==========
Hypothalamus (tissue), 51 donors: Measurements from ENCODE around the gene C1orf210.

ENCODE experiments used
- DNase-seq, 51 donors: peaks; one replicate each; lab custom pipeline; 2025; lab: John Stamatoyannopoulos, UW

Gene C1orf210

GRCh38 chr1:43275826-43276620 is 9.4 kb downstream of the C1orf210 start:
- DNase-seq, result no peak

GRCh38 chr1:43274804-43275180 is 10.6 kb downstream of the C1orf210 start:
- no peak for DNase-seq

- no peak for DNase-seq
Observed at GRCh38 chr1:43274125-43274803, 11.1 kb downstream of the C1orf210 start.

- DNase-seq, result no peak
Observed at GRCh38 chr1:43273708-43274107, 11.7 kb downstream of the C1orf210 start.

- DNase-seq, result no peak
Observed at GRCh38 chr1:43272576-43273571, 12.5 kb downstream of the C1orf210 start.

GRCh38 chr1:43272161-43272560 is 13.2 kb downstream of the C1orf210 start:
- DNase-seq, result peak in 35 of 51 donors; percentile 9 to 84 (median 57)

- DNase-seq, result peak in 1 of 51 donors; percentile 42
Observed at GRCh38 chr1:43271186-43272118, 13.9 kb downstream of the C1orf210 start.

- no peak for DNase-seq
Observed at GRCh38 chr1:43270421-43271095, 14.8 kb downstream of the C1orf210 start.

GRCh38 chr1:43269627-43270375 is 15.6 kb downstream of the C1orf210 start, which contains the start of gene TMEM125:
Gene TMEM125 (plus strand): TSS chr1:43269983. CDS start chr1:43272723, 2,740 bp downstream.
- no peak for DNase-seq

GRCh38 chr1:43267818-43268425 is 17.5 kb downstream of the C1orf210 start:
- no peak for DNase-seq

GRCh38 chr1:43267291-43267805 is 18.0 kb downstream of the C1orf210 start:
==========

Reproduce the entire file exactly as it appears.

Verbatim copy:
Hypothalamus (tissue), 51 donors: Measurements from ENCODE around the gene C1orf210.

ENCODE experiments used
- DNase-seq, 51 donors: peaks; one replicate each; lab custom pipeline; 2025; lab: John Stamatoyannopoulos, UW

Gene C1orf210

GRCh38 chr1:43275826-43276620 is 9.4 kb downstream of the C1orf210 start:
- DNase-seq, result no peak

GRCh38 chr1:43274804-43275180 is 10.6 kb downstream of the C1orf210 start:
- no peak for DNase-seq

- no peak for DNase-seq
Observed at GRCh38 chr1:43274125-43274803, 11.1 kb downstream of the C1orf210 start.

- DNase-seq, result no peak
Observed at GRCh38 chr1:43273708-43274107, 11.7 kb downstream of the C1orf210 start.

- DNase-seq, result no peak
Observed at GRCh38 chr1:43272576-43273571, 12.5 kb downstream of the C1orf210 start.

GRCh38 chr1:43272161-43272560 is 13.2 kb downstream of the C1orf210 start:
- DNase-seq, result peak in 35 of 51 donors; percentile 9 to 84 (median 57)

- DNase-seq, result peak in 1 of 51 donors; percentile 42
Observed at GRCh38 chr1:43271186-43272118, 13.9 kb downstream of the C1orf210 start.

- no peak for DNase-seq
Observed at GRCh38 chr1:43270421-43271095, 14.8 kb downstream of the C1orf210 start.

GRCh38 chr1:43269627-43270375 is 15.6 kb downstream of the C1orf210 start, which contains the start of gene TMEM125:
Gene TMEM125 (plus strand): TSS chr1:43269983. CDS start chr1:43272723, 2,740 bp downstream.
- no peak for DNase-seq

GRCh38 chr1:43267818-43268425 is 17.5 kb downstream of the C1orf210 start:
- no peak for DNase-seq

GRCh38 chr1:43267291-43267805 is 18.0 kb downstream of the C1orf210 start: